Ten things I would tell my former self about life as a relief worker

Katherine*, Communications Officer, shares the top 10 things she has learned so far from working in Afghanistan.

1. You don’t know it yet, but you know nothing.

Really, you know nothing. You think you do. You have all the “right” degrees, but you’ll get out to a rural village in the “middle-of-nowhere” Afghanistan and realise that you don’t know the first thing about what it’s like to live in a country that has survived over three decades of war.  You will realise the theories written in textbooks can never describe the realities of living and working in this complex place, and that a whole new era of your education has begun.

2. You don’t know it yet, but the first time you hear a crack or a pop in the night, your mind is going to rush back to your security training.

Do you run to the safe room? Where’s your run bag? Head torch? Why is no one else coming out of their rooms? And then you’re going to realise it was the wind or door closing or some other inconsequential thing that you’ll eventually get used to.

3.  You don’t know it yet, but you’re about to be adopted into a new family.

The Afghan staff are about to become your brothers, sisters, uncles, and mothers. You don’t know it yet, but these people will become just as much a part of your family as the loved ones you so dearly miss at home. They are going to laugh at your silly foreigner ways and you are going to secretly ask them what is culturally appropriate. You will worry when they tell you their child is sick, and grow to love greeting them each day as if you are long-lost friends, even though you saw them just yesterday.

4. You don’t know it yet, but you will get painfully and dreadfully sick.

You’ll be lying in bed, curled up in a ball and the thought will cross your mind, “I don’t want to die like this.” You won’t, I promise. You will come through it stronger than ever and join the ranks of your fellow relief workers with their battleground stories. You’ll end up laughing with your colleagues over dinner while discussing the terribly inappropriate details of your past intestinal movements. Not only that, but you will legitimately enjoy these conversations.

5. You don’t know it yet, but you’re going to hit some pretty low lows.

You’re going to come face to face with the suffering that exists in this world and in yourself, and you will feel it in the depths of your heart and soul. You will hear stories and see things that leave your heart hopeless and your soul crying at night. You will hit the end of your limits and wonder how you can ever make sense of this world. And in that exact moment you will realise that you have a choice to make: you can be overcome by this suffering, or you can choose to live a life of hope. I hope you choose the latter.

6. You don’t know it yet, but your hygiene standards are about to hit an all-time low.

You’ll find yourself thinking thoughts like, “If I’m wearing a headscarf all day, do I really need to wash my hair?” You’ll make a pact with your colleagues to let you know if you really do start to smell, in which case you will grudgingly take that cold or barely dribbling shower, but only for the sake of those around you.

7. You don’t know it yet, but you’re going to experience the privilege of a lifetime.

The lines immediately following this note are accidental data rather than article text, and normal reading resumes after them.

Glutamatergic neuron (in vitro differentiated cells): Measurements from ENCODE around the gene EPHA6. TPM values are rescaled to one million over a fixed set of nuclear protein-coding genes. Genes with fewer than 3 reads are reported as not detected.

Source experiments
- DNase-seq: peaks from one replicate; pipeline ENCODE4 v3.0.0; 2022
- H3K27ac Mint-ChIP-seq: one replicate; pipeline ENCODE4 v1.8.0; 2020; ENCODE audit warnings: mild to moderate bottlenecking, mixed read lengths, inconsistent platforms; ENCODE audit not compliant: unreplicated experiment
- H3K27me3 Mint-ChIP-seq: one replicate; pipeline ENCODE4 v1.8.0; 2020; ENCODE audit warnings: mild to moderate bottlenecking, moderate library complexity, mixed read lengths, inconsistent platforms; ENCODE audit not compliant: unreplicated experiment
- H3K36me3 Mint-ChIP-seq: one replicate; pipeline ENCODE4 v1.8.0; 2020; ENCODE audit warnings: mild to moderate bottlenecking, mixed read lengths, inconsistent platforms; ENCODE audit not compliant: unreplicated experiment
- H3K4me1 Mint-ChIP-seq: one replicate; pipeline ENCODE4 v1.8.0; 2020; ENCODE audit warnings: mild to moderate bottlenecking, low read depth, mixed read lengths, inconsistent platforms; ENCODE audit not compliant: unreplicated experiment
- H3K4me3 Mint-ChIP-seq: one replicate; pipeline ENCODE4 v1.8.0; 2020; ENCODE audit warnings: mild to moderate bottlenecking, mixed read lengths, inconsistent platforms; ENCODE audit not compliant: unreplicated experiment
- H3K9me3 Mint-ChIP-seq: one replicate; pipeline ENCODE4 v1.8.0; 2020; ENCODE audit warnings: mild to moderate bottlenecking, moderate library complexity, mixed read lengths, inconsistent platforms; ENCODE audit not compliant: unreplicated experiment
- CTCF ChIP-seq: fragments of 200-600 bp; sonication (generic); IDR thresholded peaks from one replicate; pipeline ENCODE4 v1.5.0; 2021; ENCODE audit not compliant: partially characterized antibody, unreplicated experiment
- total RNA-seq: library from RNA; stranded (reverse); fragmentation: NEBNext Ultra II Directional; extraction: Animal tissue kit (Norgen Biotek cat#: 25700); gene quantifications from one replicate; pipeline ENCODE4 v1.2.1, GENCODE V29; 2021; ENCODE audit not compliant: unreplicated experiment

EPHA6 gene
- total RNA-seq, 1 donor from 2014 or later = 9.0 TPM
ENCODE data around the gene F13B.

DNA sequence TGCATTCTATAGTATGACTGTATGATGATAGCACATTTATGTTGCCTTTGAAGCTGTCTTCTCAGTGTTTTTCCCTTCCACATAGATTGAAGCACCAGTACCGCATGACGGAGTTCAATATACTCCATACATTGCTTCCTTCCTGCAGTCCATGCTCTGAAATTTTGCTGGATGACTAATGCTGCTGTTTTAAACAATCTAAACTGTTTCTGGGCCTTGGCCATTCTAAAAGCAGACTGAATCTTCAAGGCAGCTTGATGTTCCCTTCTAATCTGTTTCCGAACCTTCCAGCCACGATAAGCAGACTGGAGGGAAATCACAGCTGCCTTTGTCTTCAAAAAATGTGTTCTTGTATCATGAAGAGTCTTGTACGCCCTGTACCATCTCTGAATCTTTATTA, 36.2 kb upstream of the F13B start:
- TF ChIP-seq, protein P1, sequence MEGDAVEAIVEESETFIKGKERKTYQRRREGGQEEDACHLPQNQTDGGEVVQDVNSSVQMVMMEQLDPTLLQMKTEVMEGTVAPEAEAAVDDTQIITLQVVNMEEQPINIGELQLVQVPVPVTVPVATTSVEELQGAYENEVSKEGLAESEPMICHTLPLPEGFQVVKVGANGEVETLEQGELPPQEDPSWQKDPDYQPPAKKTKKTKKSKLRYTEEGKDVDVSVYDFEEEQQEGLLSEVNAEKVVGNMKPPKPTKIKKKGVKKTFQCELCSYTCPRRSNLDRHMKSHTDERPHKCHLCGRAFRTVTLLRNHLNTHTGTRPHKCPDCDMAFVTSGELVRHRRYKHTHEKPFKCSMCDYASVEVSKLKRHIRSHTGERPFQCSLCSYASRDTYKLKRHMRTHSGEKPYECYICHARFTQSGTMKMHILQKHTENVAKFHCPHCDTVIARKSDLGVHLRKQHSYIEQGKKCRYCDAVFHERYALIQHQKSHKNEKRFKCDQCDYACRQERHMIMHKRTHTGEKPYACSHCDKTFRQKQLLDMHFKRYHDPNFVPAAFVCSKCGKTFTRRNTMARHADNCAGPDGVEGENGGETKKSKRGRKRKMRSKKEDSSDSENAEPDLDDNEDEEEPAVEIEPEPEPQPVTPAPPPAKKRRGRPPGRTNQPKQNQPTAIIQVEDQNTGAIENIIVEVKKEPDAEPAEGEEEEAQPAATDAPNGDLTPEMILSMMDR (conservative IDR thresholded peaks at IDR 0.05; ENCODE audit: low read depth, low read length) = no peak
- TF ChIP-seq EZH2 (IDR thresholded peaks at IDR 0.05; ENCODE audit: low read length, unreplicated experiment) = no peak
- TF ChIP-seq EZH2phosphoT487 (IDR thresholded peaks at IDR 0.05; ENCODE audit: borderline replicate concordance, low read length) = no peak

You will see places that so few people get to see, meet people so few others have met, and do things on a daily basis that your friends and family back home can barely imagine. You will be in the middle of a 12-hour bumpy ride to a remote location and over and over again ask yourself, “Why me? How did I get to be so lucky?” You will speak to people and wonder, “What did I do to deserve the privilege of serving you?”

8. You don’t know it yet, but your definition of ‘modesty’ is about to drastically change.

You will begin shopping two sizes too big for everything, and will actually get excited when you find new sparkly headscarves to enhance your baggy wardrobe. You will brag about your first successful few-metre walk in a burka without tripping, and will find yourself wondering if it is appropriate to be sitting next to an unrelated man on an airplane. And yes, you may actually ask the flight attendant to move you to a new seat next to your fellow female travellers.

9. You don’t know it yet, but you will learn that things will never “settle down.”

You’ll learn that everything you need can be packed in a small suitcase and as long as you have a place to lay your head down at night, that is “home” for the day. You will keep saying you’ll have more time when you finish your “to-do” list knowing full well that time will never come. And you will learn to embrace the constant uncertainty of this life you have chosen, knowing that the uncertainty itself teaches you the beauty of surrender.

10. You don’t know it yet, but your world is never going to be the same.

You are about to embark on one of the toughest and most fulfilling journeys of your life. There is no turning back now. Each place will become intertwined into the fabric of your being and each person will know pieces and stories of you which no one else can possibly understand. As you embark on this journey you will learn new things about yourself and this world and be forever touched by experiences and the people you meet. You will never be the same.

You can follow our work in Afghanistan on Twitter at @Medair_AFG

*Actual name changed for security purposes.


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